RESEARCH SUPPORT, NON-U.S. GOV'T
The importance of cellular changes in the conjunctiva of patients with uveitic glaucoma undergoing trabeculectomy.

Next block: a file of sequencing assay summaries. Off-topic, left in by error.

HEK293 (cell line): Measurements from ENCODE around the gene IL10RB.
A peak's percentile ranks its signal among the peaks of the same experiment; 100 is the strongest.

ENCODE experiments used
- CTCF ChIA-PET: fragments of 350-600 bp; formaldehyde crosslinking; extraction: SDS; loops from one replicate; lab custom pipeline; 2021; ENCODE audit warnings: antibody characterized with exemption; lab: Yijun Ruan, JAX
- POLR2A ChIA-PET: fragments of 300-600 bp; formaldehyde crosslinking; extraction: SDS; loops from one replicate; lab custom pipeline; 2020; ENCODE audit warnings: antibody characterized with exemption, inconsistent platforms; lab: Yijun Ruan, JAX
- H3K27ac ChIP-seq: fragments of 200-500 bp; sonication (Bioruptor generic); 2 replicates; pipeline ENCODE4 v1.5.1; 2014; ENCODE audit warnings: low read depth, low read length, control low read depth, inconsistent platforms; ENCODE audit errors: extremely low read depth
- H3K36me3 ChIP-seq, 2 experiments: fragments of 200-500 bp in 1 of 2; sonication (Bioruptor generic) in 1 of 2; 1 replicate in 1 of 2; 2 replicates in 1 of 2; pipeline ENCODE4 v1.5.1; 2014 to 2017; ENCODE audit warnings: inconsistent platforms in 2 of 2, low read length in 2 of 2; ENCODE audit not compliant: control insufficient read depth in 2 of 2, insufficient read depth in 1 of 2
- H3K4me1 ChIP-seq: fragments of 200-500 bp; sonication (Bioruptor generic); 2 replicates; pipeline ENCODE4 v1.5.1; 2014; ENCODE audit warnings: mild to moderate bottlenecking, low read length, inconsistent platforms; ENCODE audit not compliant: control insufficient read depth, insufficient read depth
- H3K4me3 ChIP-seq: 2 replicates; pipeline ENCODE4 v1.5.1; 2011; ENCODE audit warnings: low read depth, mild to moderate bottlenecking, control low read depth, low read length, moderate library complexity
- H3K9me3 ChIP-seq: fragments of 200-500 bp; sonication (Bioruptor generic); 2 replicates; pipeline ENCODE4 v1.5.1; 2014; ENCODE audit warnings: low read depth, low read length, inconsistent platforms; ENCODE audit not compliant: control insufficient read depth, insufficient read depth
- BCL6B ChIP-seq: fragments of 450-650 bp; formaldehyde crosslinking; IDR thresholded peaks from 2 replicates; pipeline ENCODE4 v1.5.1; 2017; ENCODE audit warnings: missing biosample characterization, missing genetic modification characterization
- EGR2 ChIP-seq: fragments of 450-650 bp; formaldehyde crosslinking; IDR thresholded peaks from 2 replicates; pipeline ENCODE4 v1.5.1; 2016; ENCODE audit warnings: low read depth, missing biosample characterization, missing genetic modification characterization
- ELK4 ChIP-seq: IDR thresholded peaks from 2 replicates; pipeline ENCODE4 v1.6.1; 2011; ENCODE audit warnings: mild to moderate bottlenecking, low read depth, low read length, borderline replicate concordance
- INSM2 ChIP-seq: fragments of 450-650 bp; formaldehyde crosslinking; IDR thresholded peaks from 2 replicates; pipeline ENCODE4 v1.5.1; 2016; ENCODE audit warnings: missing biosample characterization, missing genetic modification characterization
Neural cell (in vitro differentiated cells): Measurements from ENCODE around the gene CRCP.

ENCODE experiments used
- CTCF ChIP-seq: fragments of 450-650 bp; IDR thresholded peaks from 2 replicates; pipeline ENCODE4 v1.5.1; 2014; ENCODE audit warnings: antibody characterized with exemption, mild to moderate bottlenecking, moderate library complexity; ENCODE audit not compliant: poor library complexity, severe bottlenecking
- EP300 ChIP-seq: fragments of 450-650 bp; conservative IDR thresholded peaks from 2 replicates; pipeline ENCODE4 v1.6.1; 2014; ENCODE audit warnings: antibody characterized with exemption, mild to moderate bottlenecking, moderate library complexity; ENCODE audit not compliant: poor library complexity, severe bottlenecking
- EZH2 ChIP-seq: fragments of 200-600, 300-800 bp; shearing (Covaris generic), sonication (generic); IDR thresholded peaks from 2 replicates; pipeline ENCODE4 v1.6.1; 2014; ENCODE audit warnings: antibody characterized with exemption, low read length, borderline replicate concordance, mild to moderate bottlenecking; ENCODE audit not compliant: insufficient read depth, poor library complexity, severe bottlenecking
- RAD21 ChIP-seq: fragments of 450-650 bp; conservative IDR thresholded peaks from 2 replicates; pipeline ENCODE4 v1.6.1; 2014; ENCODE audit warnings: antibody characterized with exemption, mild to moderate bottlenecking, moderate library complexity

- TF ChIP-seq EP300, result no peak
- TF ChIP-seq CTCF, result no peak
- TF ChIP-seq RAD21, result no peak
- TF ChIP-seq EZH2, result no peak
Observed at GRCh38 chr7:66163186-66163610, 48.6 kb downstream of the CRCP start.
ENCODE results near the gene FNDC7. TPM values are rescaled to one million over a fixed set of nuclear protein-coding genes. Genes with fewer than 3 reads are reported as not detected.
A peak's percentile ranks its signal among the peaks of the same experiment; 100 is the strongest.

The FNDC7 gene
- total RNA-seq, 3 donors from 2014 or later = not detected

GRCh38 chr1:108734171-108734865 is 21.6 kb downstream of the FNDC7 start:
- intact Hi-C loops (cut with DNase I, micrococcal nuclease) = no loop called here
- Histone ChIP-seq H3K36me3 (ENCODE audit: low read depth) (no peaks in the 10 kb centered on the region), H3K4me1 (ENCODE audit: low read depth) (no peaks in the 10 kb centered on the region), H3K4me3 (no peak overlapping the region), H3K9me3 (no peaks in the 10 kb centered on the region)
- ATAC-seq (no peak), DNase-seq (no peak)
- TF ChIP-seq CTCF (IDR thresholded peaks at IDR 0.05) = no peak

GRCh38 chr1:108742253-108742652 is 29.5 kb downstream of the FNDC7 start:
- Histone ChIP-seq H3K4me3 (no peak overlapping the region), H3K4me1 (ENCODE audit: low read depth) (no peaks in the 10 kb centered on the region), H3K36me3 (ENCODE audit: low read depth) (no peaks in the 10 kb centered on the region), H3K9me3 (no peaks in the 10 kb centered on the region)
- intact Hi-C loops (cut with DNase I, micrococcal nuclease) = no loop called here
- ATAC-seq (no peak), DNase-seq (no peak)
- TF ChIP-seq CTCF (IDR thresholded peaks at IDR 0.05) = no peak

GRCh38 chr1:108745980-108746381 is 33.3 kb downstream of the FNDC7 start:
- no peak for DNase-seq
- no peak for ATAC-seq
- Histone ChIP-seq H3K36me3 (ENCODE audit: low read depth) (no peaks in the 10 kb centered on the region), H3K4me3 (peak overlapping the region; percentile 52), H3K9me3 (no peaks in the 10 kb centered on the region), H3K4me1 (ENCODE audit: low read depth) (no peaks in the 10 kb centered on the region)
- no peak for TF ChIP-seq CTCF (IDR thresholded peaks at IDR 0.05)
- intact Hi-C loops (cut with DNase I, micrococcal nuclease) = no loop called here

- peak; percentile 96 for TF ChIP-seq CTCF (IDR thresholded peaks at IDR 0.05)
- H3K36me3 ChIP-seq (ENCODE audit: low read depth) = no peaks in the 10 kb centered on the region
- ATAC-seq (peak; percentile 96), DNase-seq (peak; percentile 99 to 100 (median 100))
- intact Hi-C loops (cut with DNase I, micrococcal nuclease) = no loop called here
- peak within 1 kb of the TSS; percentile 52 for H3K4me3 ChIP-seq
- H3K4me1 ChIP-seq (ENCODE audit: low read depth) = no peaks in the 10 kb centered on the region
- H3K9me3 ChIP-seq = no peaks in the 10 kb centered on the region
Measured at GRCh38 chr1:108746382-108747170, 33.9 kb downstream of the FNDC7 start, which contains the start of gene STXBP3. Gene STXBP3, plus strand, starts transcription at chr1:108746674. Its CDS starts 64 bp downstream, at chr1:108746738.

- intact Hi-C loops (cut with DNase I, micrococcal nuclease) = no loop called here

The results of trabeculectomy in patients with glaucoma secondary to uveitis are poor, but the exact cause of this remains unknown. Therefore, a study was undertaken to determine differences between conjunctiva from patients with glaucoma secondary to uveitis and that from patients with primary open angle glaucoma. Conjunctival biopsies from three patient groups were quantitatively analysed by light microscopy. Group A consisted of 10 patients with glaucoma secondary to uveitis who, prior to surgery, had been treated with topical steroids and topical beta-blocker drugs. Control groups (groups B and C) each consisted of 10 patients with primary open angle glaucoma for whom primary trabeculectomy (group B) or trabeculectomy following failure of topical beta-blockers alone (group C) was planned. Treatment with topical beta-blocker drugs was found to redistribute mast cells within the conjunctiva but to have no significant effect on cell numbers. In comparison with either control group, uveitic conjunctiva was found to contain significantly more fibroblasts, lymphocytes and macrophages. It is possible that these differences are responsible for an enhanced risk of excessive external bleb fibrosis, failure of filtration surgery and poor results with adjunctive 5-fluorouracil.
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